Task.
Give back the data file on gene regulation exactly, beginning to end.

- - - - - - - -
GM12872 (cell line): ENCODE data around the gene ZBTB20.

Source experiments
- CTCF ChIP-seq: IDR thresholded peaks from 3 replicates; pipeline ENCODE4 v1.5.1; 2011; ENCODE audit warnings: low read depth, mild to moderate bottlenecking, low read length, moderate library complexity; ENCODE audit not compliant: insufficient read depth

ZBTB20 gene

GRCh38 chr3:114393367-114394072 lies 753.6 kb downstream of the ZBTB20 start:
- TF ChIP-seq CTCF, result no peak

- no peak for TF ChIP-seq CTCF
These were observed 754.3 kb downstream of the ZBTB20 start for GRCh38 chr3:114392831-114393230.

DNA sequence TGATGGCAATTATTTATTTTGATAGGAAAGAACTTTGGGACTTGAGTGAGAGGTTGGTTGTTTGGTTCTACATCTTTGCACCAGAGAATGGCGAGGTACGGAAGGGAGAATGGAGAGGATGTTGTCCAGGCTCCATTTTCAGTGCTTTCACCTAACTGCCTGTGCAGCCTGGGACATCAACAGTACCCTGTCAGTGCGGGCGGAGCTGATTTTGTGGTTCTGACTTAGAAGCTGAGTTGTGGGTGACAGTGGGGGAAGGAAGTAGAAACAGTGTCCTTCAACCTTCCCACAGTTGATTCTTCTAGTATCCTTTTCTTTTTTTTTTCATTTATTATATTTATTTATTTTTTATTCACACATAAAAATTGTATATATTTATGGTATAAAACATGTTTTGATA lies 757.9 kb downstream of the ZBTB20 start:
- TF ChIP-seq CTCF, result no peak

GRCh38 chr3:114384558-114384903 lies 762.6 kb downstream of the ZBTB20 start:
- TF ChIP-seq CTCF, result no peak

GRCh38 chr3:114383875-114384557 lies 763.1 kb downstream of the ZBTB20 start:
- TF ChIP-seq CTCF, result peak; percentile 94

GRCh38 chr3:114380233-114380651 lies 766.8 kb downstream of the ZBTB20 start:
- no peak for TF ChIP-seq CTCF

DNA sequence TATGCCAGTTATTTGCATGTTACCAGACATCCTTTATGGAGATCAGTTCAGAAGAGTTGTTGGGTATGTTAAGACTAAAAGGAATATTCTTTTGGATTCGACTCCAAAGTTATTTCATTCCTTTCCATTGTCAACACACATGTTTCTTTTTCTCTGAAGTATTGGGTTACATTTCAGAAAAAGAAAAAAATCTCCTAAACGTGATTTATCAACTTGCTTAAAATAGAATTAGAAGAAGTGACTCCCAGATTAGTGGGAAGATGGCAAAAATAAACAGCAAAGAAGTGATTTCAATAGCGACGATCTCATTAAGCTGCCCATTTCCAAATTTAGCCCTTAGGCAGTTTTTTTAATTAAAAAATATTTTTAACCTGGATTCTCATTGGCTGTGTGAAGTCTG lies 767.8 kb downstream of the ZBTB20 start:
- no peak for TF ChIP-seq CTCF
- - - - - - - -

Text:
GM12872 (cell line): ENCODE data around the gene ZBTB20.

Source experiments
- CTCF ChIP-seq: IDR thresholded peaks from 3 replicates; pipeline ENCODE4 v1.5.1; 2011; ENCODE audit warnings: low read depth, mild to moderate bottlenecking, low read length, moderate library complexity; ENCODE audit not compliant: insufficient read depth

ZBTB20 gene

GRCh38 chr3:114393367-114394072 lies 753.6 kb downstream of the ZBTB20 start:
- TF ChIP-seq CTCF, result no peak

- no peak for TF ChIP-seq CTCF
These were observed 754.3 kb downstream of the ZBTB20 start for GRCh38 chr3:114392831-114393230.

DNA sequence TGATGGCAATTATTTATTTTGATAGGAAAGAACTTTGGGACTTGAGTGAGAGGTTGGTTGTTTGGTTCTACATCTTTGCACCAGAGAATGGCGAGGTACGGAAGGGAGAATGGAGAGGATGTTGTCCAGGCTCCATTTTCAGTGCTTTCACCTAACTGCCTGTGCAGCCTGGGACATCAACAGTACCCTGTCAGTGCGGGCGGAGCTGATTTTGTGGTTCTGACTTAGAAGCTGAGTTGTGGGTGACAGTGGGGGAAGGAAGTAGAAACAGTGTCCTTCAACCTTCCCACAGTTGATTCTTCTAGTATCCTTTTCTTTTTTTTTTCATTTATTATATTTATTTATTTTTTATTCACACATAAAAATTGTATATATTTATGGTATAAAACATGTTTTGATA lies 757.9 kb downstream of the ZBTB20 start:
- TF ChIP-seq CTCF, result no peak

GRCh38 chr3:114384558-114384903 lies 762.6 kb downstream of the ZBTB20 start:
- TF ChIP-seq CTCF, result no peak

GRCh38 chr3:114383875-114384557 lies 763.1 kb downstream of the ZBTB20 start:
- TF ChIP-seq CTCF, result peak; percentile 94

GRCh38 chr3:114380233-114380651 lies 766.8 kb downstream of the ZBTB20 start:
- no peak for TF ChIP-seq CTCF

DNA sequence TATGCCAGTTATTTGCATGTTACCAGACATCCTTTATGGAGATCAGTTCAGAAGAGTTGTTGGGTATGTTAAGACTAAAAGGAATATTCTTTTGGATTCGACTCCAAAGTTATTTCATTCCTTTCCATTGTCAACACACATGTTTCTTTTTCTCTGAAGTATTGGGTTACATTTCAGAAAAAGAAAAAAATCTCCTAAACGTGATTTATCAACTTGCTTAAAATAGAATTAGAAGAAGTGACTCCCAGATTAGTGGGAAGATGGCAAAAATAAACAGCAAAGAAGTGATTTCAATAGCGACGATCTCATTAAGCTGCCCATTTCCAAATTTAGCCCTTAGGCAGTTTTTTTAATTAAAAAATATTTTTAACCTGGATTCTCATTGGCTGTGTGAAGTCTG lies 767.8 kb downstream of the ZBTB20 start:
- no peak for TF ChIP-seq CTCF